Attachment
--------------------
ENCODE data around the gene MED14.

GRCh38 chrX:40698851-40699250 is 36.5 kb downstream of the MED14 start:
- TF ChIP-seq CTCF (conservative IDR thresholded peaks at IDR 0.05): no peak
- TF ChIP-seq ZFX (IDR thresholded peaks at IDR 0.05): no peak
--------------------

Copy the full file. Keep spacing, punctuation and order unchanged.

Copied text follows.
ENCODE data around the gene MED14.

GRCh38 chrX:40698851-40699250 is 36.5 kb downstream of the MED14 start:
- TF ChIP-seq CTCF (conservative IDR thresholded peaks at IDR 0.05): no peak
- TF ChIP-seq ZFX (IDR thresholded peaks at IDR 0.05): no peak